Journey to Namibia to explore Shipwreck Lodge – a solitary accommodation in the Skeleton Coast National Park that pays tribute to the history of thousands of shipwrecks along this foggy, haunting coastline.

The Insider SA journeys to the northern stretches of Namibia where the Skeleton Coast National Park spans an impressive 500km from the mouth of the Ugab River all the way to the border of Angola. Here we find one of the most unique and remote getaways in the world, The Shipwreck Lodge, nestled in the ever-shifting dunes and overlooking the Atlantic Ocean. 

This haunting, foggy coastline is famous for its shipwrecks that are estimated to be in the thousands. The rocky coast, forceful winds, and strong Benguela current have led many sailors to their death along its shores. Today, the Skeleton Coast is a nature reserve covering 16,845km2 and protects nearly a third of Namibia’s coastline.

To honour its history and landscape, Shipwreck Lodge comprises of shipwreck-shaped chalets where guests can experience a taste of life onboard on of these doomed vessels. Field Guide, Bravo Kasupi explains, “The moment you go in your room, it’s like you’re in the ship. In each chalet, you’ll find the name and history of the ship you’re in and what caused that ship to run aground.”

Managed by locals from the region, the lodge is run in partnership with local conservancies that work to preserve the natural landscape and vulnerable wildlife in the area. With a percentage of the profits shared with these organisations, the lodge not only sustains multiple households, but also provides much-needed funds towards the conservation efforts.

The appeal of Skeleton Coast lies in its isolation. Bravo explains, “We are in the middle of nowhere and far from the cities like Swakopmund, Windhoek, and Opuwo. Most people from the city want to come down here to relax and listen to nature. I love being here because I get to be alone and enjoy the stillness.”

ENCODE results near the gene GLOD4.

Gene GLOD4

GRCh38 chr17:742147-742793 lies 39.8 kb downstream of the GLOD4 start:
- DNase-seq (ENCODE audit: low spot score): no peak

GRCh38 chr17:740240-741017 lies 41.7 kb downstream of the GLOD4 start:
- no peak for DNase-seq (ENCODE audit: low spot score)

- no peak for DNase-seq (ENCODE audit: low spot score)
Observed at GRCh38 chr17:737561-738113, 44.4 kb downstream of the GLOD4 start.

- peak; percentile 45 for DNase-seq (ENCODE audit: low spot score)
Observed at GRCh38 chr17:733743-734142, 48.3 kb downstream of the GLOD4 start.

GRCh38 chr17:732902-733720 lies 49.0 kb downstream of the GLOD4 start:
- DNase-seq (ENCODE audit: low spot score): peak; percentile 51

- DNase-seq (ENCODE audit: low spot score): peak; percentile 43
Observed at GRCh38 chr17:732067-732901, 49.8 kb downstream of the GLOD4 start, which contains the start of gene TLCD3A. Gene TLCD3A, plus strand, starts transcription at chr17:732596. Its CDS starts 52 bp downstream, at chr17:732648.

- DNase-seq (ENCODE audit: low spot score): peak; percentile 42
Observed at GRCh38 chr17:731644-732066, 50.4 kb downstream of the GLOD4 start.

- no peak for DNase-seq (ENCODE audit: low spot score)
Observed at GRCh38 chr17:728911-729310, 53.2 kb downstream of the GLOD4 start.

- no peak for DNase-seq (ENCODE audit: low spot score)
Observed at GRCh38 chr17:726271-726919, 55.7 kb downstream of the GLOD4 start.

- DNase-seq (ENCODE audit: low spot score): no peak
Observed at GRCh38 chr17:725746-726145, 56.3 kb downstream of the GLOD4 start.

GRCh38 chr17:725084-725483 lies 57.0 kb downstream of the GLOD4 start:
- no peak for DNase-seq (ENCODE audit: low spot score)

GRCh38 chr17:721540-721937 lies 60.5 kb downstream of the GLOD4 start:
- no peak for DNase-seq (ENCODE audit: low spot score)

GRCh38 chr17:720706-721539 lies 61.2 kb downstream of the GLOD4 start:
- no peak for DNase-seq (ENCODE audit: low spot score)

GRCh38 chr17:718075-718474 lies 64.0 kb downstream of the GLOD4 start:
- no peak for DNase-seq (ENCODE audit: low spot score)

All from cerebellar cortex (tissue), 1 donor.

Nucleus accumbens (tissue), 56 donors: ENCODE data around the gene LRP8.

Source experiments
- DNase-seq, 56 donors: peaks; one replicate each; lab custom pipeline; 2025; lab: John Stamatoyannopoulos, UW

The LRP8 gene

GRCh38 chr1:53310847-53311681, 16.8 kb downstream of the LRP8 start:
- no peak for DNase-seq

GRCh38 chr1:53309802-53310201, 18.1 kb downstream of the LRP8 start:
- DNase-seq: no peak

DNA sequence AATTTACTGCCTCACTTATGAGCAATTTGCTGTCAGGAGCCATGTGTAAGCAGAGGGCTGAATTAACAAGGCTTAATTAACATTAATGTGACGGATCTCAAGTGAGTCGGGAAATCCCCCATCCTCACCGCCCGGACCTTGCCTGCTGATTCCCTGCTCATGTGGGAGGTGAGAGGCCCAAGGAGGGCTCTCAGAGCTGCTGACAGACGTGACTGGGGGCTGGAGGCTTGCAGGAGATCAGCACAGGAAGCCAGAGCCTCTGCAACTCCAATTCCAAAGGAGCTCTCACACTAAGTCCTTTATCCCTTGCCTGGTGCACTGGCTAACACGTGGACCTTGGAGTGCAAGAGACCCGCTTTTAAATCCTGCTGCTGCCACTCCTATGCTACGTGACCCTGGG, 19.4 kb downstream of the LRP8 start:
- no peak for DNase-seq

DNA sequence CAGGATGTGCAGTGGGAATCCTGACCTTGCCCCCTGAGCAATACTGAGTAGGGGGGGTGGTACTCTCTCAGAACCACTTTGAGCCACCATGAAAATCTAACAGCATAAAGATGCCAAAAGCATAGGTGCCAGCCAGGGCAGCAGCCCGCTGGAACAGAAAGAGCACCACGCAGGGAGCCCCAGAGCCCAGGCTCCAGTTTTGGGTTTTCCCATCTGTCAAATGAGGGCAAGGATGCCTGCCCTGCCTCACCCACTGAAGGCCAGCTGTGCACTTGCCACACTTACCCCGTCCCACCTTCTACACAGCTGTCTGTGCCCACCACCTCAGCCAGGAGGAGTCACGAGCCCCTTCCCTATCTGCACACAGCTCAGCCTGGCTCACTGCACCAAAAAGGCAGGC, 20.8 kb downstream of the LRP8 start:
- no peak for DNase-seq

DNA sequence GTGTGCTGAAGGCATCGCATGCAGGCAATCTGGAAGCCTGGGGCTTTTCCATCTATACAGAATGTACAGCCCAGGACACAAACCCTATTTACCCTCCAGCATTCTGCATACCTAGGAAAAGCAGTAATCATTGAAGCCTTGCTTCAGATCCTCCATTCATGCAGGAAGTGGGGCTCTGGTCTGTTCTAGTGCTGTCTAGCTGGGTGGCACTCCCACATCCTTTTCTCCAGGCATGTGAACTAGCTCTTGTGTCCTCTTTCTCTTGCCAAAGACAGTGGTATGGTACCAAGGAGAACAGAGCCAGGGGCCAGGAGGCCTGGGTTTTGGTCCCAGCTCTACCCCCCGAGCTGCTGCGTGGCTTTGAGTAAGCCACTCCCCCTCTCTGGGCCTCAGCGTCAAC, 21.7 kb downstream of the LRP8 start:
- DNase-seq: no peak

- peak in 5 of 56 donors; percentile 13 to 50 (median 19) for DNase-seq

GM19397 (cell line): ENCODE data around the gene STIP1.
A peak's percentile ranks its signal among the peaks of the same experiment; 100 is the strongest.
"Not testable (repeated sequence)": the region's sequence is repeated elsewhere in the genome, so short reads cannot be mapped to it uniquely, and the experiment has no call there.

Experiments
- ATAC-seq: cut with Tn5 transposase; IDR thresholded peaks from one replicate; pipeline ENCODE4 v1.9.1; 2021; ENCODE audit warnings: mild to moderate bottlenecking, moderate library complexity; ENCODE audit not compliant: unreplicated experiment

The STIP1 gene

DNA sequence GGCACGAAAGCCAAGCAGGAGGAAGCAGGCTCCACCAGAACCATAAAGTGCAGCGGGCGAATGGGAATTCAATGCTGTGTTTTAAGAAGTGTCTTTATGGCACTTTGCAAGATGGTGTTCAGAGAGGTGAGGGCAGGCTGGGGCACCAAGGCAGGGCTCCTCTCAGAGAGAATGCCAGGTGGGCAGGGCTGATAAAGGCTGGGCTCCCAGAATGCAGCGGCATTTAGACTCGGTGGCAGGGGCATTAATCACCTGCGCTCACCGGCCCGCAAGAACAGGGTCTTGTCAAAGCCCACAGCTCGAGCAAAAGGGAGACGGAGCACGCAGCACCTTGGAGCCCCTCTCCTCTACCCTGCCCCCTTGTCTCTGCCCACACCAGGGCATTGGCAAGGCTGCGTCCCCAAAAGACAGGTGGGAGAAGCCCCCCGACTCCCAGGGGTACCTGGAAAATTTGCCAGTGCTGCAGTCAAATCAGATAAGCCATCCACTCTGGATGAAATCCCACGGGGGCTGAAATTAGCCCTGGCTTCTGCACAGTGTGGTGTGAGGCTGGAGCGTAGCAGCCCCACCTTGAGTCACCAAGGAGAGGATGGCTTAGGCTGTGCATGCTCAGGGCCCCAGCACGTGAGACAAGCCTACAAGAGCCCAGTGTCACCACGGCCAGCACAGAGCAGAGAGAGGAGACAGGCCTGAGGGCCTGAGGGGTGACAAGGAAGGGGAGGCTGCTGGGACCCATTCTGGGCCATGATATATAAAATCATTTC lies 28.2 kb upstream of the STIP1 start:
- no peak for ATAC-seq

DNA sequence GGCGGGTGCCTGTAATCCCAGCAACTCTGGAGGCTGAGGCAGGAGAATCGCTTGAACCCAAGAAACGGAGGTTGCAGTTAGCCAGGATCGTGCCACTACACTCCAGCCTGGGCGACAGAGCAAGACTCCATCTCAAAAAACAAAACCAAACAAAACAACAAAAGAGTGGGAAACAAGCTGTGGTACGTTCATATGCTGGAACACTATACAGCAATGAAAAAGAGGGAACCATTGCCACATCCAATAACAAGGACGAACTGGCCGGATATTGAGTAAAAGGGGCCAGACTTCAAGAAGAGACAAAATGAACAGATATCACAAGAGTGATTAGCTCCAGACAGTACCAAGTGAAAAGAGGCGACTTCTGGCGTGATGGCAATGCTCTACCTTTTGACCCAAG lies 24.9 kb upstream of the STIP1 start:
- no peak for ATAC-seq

To explore the vast, natural beauty around Shipwreck Lodge, guests can embark on an epic journey along the coastline and up into the Hoarusib River Bed. This full-day excursion uses specialised 4×4 vehicles that are adapted to driving through the soft, sandy landscape. Along for the ride are highly-experienced field guides who ensure the expedition is entertaining, educational and rich with dramatic visuals of this ancient landscape.

Field Guide, Rocky explains more about the unique desert climate, saying, “Thanks to the cold Benguela current, we have a good substance of rain on the coast so everything in this area will survive because of the fog. We have 100 days of fog per year at Skeleton Coast.” He adds, “The fog keeps this place very cool during the day, compared to inland where it’s very hot. Here, it’s nice and fresh.”

Because of the fog, the stark Namib desert surprisingly hosts a range of mammals, insects, and reptiles – all of which have adapted to the low rainfall each year and have become resilient and resourceful to survive. If you’re lucky on the nature drive, you can spot desert-adapted elephants, Brown hyenas, onyx, and Black-backed jackals.

The Skeleton Coast is also a place to admire some of the oldest geological wonders in the world. Rocky explains how the Hoarusib River Bed contains all three rock formations: granite, basalt and metamorphic rock. Here, you can also marvel at the towering clay castles – a unique natural phenomenon along the river bed.

Whether it’s the history, the peace, or the activities in the dunes, Shipwreck Lodge offers guests a unique stay in heart the of the Namib desert.